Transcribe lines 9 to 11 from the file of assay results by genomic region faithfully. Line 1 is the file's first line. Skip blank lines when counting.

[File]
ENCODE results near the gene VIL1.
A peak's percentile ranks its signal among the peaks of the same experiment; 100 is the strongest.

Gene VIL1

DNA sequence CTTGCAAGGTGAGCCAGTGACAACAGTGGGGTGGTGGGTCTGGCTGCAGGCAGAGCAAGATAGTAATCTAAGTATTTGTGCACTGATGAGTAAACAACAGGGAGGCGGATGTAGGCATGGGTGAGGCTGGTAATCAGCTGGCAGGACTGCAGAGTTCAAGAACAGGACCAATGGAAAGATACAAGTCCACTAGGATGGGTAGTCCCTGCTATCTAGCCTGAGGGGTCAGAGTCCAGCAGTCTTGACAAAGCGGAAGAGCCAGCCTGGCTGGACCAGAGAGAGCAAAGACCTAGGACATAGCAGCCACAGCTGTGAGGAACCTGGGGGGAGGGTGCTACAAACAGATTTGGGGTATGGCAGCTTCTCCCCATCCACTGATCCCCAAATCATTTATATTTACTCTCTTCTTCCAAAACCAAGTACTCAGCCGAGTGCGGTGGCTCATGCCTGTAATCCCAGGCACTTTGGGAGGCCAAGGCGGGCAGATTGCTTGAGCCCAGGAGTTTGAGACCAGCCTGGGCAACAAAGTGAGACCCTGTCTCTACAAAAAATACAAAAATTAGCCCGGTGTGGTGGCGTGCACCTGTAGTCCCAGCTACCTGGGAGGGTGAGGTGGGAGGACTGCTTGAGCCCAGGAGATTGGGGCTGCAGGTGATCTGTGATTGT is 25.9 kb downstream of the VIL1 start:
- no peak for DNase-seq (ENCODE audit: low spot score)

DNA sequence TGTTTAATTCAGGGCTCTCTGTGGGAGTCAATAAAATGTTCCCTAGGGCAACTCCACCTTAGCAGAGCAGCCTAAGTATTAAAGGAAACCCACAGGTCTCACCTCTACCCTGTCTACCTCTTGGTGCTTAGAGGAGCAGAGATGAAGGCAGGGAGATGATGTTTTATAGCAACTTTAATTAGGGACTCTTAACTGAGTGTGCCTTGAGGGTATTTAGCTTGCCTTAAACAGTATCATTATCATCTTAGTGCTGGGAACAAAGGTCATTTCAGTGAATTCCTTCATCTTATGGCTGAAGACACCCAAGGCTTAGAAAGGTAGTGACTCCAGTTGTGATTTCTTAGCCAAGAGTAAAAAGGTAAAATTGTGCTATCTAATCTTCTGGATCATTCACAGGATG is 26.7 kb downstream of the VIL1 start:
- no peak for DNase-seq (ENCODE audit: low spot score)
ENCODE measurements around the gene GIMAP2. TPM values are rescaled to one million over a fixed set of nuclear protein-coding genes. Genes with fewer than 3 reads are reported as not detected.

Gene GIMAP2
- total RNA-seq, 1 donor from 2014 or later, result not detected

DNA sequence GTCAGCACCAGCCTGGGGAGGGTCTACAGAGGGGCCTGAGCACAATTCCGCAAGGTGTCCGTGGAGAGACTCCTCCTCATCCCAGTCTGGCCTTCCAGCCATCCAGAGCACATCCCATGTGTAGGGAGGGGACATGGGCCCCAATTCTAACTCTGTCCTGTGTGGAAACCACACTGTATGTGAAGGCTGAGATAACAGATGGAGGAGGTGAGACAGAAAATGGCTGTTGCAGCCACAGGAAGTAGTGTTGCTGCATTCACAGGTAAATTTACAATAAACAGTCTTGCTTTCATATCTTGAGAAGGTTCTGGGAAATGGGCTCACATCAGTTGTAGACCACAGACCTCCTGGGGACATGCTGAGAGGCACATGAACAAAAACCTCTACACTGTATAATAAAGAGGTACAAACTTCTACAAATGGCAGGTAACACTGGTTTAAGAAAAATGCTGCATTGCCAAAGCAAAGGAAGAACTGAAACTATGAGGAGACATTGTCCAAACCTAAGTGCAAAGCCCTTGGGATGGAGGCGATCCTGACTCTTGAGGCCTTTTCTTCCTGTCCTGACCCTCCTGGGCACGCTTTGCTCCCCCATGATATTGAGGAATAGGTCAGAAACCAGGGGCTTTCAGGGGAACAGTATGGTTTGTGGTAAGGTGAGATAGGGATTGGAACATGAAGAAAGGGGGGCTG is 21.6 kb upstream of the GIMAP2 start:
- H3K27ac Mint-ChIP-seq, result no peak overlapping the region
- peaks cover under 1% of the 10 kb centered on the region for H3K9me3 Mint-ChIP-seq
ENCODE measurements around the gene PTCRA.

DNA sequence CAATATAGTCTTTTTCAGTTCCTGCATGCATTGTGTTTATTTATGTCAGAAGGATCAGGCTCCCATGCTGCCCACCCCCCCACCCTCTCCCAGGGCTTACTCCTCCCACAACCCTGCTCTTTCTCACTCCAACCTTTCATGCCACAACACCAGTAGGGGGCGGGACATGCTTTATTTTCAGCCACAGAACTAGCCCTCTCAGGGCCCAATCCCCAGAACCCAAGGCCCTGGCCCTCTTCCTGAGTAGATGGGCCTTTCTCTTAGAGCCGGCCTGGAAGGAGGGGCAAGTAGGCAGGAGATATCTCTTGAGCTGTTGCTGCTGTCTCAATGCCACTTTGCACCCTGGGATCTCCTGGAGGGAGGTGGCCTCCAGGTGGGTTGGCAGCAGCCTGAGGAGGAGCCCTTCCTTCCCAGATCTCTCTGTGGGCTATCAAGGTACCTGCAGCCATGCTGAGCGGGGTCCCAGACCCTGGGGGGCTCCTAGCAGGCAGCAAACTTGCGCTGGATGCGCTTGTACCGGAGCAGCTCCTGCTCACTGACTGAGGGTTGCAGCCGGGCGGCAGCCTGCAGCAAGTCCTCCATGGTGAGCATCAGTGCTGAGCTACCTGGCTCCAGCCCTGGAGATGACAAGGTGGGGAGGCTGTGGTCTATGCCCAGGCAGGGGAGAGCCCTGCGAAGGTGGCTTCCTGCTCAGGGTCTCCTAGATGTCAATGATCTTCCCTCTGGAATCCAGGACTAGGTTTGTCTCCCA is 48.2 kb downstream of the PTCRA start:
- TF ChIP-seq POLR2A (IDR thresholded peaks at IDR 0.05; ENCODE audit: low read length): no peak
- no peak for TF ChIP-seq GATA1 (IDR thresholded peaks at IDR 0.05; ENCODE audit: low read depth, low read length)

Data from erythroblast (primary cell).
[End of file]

Gene GIMAP2
- total RNA-seq, 1 donor from 2014 or later, result not detected

DNA sequence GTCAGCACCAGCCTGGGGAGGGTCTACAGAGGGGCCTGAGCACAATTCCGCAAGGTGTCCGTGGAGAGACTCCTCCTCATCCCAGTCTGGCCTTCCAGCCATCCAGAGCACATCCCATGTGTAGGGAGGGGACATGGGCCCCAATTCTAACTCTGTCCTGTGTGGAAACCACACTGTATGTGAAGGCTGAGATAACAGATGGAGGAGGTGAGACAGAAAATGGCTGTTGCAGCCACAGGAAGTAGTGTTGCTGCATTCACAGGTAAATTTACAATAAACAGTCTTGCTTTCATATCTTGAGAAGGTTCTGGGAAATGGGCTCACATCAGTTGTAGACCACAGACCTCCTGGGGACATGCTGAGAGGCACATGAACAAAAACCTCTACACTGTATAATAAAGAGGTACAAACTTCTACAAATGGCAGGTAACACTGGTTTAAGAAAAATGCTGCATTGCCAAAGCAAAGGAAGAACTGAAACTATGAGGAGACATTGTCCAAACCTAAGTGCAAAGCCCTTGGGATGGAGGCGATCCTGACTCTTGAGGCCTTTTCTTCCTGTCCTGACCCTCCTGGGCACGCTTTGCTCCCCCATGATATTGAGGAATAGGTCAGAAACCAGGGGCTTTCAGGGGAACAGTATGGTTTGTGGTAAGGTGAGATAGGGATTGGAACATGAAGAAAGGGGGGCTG is 21.6 kb upstream of the GIMAP2 start: